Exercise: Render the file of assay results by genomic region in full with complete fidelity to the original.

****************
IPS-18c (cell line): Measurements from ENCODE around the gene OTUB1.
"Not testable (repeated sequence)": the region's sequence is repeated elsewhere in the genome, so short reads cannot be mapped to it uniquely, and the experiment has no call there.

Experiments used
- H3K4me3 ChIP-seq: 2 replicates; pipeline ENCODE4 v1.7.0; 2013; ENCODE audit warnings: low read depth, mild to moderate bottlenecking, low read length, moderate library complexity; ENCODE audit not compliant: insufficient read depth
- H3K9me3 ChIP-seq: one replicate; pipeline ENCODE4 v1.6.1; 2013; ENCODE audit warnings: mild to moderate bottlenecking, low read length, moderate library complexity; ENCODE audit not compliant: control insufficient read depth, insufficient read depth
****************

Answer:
IPS-18c (cell line): Measurements from ENCODE around the gene OTUB1.
"Not testable (repeated sequence)": the region's sequence is repeated elsewhere in the genome, so short reads cannot be mapped to it uniquely, and the experiment has no call there.

Experiments used
- H3K4me3 ChIP-seq: 2 replicates; pipeline ENCODE4 v1.7.0; 2013; ENCODE audit warnings: low read depth, mild to moderate bottlenecking, low read length, moderate library complexity; ENCODE audit not compliant: insufficient read depth
- H3K9me3 ChIP-seq: one replicate; pipeline ENCODE4 v1.6.1; 2013; ENCODE audit warnings: mild to moderate bottlenecking, low read length, moderate library complexity; ENCODE audit not compliant: control insufficient read depth, insufficient read depth